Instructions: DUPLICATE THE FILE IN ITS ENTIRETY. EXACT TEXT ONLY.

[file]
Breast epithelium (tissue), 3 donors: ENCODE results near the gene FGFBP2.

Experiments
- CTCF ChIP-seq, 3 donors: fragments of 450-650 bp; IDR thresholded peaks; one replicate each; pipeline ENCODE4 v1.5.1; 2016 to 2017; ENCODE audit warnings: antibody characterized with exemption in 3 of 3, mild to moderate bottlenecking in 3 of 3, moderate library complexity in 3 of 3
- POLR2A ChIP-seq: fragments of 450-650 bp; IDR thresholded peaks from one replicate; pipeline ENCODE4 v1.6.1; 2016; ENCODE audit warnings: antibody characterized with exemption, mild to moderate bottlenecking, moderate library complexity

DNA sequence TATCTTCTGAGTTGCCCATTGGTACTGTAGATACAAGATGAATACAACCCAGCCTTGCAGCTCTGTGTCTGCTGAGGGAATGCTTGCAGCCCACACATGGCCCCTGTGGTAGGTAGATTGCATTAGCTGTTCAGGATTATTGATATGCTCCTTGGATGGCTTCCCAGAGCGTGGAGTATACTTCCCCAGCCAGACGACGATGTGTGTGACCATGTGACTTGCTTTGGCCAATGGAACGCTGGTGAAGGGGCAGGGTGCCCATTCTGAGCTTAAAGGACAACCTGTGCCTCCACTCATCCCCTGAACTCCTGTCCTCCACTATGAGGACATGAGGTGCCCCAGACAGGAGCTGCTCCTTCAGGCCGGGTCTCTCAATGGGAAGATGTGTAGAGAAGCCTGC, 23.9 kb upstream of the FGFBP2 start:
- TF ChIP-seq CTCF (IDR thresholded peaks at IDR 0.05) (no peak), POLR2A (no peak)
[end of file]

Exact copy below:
Breast epithelium (tissue), 3 donors: ENCODE results near the gene FGFBP2.

Experiments
- CTCF ChIP-seq, 3 donors: fragments of 450-650 bp; IDR thresholded peaks; one replicate each; pipeline ENCODE4 v1.5.1; 2016 to 2017; ENCODE audit warnings: antibody characterized with exemption in 3 of 3, mild to moderate bottlenecking in 3 of 3, moderate library complexity in 3 of 3
- POLR2A ChIP-seq: fragments of 450-650 bp; IDR thresholded peaks from one replicate; pipeline ENCODE4 v1.6.1; 2016; ENCODE audit warnings: antibody characterized with exemption, mild to moderate bottlenecking, moderate library complexity

DNA sequence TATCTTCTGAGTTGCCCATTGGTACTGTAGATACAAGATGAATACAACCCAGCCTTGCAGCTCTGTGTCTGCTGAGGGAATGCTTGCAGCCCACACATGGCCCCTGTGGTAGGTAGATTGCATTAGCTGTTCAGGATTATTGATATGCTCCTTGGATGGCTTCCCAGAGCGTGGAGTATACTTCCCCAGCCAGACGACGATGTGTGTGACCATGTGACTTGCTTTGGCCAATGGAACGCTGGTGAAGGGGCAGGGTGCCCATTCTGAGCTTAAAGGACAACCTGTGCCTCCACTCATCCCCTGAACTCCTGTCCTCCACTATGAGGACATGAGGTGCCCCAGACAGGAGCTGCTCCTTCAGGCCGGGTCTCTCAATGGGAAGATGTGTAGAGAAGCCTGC, 23.9 kb upstream of the FGFBP2 start:
- TF ChIP-seq CTCF (IDR thresholded peaks at IDR 0.05) (no peak), POLR2A (no peak)